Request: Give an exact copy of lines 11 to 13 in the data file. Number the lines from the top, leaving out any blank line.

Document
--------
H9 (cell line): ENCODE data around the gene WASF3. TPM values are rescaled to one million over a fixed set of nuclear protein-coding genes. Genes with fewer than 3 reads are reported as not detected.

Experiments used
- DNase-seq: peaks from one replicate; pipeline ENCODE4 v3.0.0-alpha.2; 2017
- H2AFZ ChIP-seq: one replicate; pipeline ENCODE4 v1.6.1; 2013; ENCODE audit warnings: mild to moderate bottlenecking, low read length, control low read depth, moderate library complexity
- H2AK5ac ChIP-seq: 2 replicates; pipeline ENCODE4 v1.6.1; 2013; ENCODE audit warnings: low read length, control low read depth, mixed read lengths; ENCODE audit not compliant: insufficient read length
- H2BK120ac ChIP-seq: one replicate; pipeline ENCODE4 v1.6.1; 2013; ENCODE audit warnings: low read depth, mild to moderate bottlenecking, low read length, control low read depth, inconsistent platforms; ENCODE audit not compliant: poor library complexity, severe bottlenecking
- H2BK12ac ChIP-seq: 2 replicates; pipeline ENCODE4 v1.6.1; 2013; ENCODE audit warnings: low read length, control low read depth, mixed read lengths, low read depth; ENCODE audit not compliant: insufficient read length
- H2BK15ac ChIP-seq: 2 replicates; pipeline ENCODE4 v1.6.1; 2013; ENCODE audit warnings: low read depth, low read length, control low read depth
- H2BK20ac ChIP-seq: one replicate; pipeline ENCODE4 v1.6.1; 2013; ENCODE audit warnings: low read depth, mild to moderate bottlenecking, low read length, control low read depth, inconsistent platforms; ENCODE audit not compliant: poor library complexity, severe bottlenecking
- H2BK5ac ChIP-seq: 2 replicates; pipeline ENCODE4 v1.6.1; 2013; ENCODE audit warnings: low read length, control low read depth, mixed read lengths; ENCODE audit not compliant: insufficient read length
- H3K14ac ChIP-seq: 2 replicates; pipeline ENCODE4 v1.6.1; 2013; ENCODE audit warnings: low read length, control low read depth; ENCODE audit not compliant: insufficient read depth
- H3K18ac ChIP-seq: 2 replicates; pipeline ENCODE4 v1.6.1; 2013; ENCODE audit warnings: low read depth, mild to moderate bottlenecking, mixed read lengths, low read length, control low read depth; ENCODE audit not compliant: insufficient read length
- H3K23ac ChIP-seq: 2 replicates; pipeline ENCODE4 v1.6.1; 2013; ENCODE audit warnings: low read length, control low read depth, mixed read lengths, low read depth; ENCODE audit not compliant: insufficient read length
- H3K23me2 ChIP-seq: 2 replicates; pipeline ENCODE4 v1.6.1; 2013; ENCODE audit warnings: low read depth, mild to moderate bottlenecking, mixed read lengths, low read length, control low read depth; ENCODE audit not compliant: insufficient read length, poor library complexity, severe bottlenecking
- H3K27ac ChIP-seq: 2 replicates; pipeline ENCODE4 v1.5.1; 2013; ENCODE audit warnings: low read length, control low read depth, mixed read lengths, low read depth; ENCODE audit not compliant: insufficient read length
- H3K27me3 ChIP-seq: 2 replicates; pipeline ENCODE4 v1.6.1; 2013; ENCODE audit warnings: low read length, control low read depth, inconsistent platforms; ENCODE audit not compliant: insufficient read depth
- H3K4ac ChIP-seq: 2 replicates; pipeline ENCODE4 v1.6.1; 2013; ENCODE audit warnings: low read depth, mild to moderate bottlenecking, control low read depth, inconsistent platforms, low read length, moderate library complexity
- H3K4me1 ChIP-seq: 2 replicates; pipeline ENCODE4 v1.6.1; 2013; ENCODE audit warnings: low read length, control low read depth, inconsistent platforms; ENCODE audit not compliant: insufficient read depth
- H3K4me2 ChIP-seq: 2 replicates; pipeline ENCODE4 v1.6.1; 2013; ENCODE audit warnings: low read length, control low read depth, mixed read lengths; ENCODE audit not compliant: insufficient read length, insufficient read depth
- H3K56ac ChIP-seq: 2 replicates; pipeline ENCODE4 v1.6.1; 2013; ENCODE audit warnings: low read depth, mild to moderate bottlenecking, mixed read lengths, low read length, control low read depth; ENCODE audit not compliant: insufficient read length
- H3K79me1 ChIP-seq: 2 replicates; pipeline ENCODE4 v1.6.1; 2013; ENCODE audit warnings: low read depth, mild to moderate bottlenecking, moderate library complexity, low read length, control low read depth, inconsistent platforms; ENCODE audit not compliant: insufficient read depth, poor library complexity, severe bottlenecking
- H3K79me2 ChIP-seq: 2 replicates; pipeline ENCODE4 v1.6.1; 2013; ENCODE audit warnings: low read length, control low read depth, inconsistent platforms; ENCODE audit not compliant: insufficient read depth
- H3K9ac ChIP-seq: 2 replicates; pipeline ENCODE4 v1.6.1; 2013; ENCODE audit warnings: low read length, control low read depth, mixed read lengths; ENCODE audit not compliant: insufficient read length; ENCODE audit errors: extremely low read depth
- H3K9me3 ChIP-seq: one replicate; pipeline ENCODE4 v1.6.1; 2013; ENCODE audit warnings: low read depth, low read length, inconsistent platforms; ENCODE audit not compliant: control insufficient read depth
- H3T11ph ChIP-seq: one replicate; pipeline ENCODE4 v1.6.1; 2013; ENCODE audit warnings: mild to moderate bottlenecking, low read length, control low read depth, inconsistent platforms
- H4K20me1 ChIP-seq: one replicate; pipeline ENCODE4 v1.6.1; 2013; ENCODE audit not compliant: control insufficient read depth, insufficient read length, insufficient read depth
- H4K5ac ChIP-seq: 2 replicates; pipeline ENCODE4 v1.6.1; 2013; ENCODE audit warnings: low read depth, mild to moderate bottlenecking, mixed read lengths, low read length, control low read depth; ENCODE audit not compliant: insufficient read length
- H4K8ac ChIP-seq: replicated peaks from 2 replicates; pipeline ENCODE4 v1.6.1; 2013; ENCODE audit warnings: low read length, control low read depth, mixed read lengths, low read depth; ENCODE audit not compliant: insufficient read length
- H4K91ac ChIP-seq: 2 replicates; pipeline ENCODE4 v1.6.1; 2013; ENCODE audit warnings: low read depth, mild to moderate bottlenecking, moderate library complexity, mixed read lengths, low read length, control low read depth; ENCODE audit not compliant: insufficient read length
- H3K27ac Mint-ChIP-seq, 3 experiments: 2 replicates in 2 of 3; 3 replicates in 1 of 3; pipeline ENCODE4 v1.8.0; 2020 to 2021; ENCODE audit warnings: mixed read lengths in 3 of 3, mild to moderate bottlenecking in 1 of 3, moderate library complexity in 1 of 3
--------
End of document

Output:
- H3K14ac ChIP-seq: 2 replicates; pipeline ENCODE4 v1.6.1; 2013; ENCODE audit warnings: low read length, control low read depth; ENCODE audit not compliant: insufficient read depth
- H3K18ac ChIP-seq: 2 replicates; pipeline ENCODE4 v1.6.1; 2013; ENCODE audit warnings: low read depth, mild to moderate bottlenecking, mixed read lengths, low read length, control low read depth; ENCODE audit not compliant: insufficient read length
- H3K23ac ChIP-seq: 2 replicates; pipeline ENCODE4 v1.6.1; 2013; ENCODE audit warnings: low read length, control low read depth, mixed read lengths, low read depth; ENCODE audit not compliant: insufficient read length